Editor Bulletin: --As mentioned in my last, Sunday, June 10th was celebrated the funeral of the late Capt. Storey. About 2 o'clock in the afternoon of that day, the different military companies, the Masons and the citizens assembled near Wells, Fargo & Co's express office. A pair of fine mules drawing a wagon, conveyed the remains of the gallant man who fought and died. No bell tolled the knell of a departed soul, no priest habited in white vestments headed the procession; but slowly and silently the band, half military, half civil, marched toward the grave. This was dug in the usual place for interment, near the road to the Flowery District. As the spectator from this point watched the solemn procession approach, he must have been indeed dull, if his sensibilities were not aroused by such a striking scene. Toward the south, the sun was gilding the distant hills and shedding its benign rays over the mountains on the west, clad in bright green, except where the hand of man had scattered the earth in search for hidden treasure. Here is the tunnel with its cavernous mouth; there, the shaft and windless told the tale of hardy labor. The "city" itself, with its white canvass roofs, reflected the rays of the sun, and seemed to rejoice in the beauty of this summer day. But toward the north and east, the dark cloud, heavy with rain, overspread the sky; and as the drops fell, seemed to join in the general sorrow, and mingle its tears with those assembled round that stony grave. Down from the heights above the procession moved. First went the military companies, then the Masons clad in white aprons then the hearse and Capt. Strong's Company, and lastly the citizens. How strange the scene! Here, in this new country, from every nation and every clime were gathered the different classes of men. Thousands of miles over land and ocean, many, ay, the most, looked back on their homes—some through months, some through years and some through many years into the past, bright with boyhood’s memories, wondering at the future. But, above all, that hand in their white aprons, representing as they did a class throughout the world, bound as they are by ties more indissoluble than that of brothers, was the strangest point in the strange picture. Here were ties even among strangers, ties strengthened by deep mysteries, ties hightened by history and antiquity. Around the grave the Masons gathered and as the ceremony began, as the hands were clasped above their heads, the clouds broke asunder and the bright light of the golden sun dispelled the darkness below. Again there came around the grave another hand of brethren-—his companions in arms. Men rough in appearance, but bearing in their breasts resolute though sorrowful hearts, as the performed the last sad offices for their former Chieftain. DULCE ET DECORUM EST PRO PATRIA MORI.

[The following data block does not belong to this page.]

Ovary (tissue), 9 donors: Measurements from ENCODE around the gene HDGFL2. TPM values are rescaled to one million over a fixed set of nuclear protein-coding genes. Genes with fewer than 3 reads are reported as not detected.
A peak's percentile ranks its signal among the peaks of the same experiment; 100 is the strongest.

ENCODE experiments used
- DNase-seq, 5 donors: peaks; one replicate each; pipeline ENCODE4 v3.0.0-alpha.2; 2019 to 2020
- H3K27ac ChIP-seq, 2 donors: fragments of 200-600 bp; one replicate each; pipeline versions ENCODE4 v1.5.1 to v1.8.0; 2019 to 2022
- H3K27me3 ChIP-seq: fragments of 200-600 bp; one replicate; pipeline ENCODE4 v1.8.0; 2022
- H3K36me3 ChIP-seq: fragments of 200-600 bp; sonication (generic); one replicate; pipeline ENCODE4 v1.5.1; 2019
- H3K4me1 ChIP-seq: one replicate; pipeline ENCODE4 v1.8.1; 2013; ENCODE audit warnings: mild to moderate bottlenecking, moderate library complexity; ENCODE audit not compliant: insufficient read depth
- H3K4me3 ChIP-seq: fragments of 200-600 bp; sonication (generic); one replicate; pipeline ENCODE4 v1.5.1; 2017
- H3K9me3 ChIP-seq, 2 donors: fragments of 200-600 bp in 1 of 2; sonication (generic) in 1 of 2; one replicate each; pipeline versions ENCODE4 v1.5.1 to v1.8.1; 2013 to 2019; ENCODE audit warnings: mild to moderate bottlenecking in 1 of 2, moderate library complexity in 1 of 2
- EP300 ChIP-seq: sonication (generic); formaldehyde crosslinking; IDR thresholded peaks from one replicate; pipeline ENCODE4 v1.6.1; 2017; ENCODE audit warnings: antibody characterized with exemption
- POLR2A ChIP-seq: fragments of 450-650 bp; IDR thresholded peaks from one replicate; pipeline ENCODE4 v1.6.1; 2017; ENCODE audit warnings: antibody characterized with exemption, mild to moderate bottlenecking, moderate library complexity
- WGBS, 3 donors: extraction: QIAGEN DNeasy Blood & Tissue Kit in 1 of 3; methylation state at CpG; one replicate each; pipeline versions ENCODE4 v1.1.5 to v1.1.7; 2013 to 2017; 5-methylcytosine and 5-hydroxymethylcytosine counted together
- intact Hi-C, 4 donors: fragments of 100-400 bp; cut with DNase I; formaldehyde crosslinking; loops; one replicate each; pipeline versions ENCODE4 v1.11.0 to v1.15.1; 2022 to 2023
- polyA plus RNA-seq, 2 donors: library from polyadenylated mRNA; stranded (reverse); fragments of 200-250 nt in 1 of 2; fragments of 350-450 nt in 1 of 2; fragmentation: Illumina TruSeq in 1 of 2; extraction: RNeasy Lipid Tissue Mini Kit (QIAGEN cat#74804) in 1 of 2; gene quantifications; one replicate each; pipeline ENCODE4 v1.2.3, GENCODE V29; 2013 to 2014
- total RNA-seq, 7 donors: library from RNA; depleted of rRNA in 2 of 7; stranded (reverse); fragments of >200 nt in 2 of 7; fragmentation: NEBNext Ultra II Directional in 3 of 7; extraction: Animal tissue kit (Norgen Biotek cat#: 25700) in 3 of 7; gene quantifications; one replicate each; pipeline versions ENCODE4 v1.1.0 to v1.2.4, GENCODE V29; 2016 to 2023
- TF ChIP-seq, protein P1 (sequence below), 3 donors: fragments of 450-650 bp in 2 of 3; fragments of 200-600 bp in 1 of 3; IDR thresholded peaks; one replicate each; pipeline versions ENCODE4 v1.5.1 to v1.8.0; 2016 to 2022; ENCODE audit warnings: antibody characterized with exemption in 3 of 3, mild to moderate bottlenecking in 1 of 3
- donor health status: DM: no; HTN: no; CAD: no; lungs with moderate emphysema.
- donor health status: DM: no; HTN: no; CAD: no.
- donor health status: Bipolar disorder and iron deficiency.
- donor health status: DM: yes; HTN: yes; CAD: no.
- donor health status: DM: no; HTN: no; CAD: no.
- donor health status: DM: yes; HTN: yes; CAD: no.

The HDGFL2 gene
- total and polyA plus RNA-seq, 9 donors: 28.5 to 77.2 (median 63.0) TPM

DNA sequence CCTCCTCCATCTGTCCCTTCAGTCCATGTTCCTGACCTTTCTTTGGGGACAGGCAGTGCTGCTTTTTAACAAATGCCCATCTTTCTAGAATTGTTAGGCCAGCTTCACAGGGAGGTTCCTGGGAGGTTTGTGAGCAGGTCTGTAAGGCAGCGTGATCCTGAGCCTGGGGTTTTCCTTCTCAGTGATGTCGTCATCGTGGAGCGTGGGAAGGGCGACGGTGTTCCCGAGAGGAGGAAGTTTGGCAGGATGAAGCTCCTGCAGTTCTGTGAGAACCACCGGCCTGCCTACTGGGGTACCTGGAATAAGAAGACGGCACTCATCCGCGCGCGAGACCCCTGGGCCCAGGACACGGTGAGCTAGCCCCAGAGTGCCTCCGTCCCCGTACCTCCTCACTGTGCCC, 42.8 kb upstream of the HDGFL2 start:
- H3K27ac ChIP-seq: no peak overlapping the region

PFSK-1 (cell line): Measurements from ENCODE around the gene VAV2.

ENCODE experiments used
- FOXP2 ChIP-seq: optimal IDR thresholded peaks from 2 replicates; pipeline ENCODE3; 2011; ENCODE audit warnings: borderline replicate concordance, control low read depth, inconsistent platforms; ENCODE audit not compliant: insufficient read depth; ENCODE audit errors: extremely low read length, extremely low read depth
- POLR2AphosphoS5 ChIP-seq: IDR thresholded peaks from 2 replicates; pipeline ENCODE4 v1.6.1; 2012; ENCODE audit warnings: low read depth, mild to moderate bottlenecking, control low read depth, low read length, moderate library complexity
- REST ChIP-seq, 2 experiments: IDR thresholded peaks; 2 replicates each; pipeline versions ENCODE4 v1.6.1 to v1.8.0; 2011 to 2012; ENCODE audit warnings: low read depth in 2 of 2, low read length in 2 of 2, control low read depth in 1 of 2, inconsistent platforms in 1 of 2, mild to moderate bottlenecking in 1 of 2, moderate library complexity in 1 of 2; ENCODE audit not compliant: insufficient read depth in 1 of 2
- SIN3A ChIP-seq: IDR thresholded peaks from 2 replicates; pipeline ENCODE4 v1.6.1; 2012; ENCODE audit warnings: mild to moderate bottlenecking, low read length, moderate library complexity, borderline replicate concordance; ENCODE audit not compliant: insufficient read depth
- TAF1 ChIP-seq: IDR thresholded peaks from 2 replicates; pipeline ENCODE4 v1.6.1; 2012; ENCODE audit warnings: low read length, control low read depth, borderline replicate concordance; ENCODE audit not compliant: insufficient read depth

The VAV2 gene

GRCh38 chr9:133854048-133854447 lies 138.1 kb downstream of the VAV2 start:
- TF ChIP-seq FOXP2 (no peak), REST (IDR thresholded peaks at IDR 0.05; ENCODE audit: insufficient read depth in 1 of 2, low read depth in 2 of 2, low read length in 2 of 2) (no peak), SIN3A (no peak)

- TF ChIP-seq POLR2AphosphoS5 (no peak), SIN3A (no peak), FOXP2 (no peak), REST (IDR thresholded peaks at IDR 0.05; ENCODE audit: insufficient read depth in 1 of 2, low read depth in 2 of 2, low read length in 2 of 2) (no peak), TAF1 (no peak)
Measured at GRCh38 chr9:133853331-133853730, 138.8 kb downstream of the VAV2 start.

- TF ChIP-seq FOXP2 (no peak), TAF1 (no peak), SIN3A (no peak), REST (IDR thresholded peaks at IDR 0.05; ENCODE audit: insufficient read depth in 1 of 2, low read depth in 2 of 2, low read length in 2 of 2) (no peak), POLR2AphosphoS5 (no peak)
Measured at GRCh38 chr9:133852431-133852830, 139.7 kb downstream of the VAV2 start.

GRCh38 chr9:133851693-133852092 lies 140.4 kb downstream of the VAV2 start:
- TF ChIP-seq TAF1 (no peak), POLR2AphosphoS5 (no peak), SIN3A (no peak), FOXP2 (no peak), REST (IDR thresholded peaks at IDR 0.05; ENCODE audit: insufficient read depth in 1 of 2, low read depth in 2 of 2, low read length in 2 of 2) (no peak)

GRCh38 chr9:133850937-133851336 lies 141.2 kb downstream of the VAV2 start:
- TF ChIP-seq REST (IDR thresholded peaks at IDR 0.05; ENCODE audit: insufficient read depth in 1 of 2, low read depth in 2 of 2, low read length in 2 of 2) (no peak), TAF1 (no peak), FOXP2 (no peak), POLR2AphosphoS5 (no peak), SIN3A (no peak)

November 02, 1879 Territorial Enterprise (Newspaper)
CAPTAIN STOREY’S GRAVE - A granite slab was yesterday raised over the grave of Captain E. F. Storey in the Masonic Cemetery. Captain Storey was one of the earliest settlers on the Comstock, and lost his life in the Piute war in June, 1860.
This county was named after him. The slab erected yesterday was put up at the expense of Colonel J. W. Hall, of Franktown, who was an old friend of Storey, having served with him in the Mexican war. It bears no inscription, but contains a place for a marble tablet, upon which it is intended to engrave something suitable.
The United States is one of the most diverse countries on earth, jam packed full of amazing sights from St. Patrick's cathedral in New York to Mount Hollywood California.The Northeast region is where it all started. Thirteen British colonies fought the American Revolution from here and won their independence in the first successful colonial rebellion in history. Take a look at these rolling hills carpeted with foliage along the Hudson river here, north of New York City.The American south is known for its polite people and slow pace of life. Probably they move slowly because it's so hot. Southerners tend not to trust people from "up north" because they talk too fast. Here's a cemetery in Georgia where you can find graves of soldiers from the Civil War.The West Coast is sort of like another country that exists to make the east coast jealous. California is full of nothing but grizzly old miners digging for gold, a few gangster rappers, and then actors. That is to say, the West Coast functions as the imagination of the US, like a weird little brother who teases everybody then gets famous for making freaky art.The central part of the country is flat farmland all the way over to the Rocky Mountains. Up in the northwest corner you can find creative people in places like Portland and Seattle, along with awesome snowboarding and good beer. Text by Steve Smith.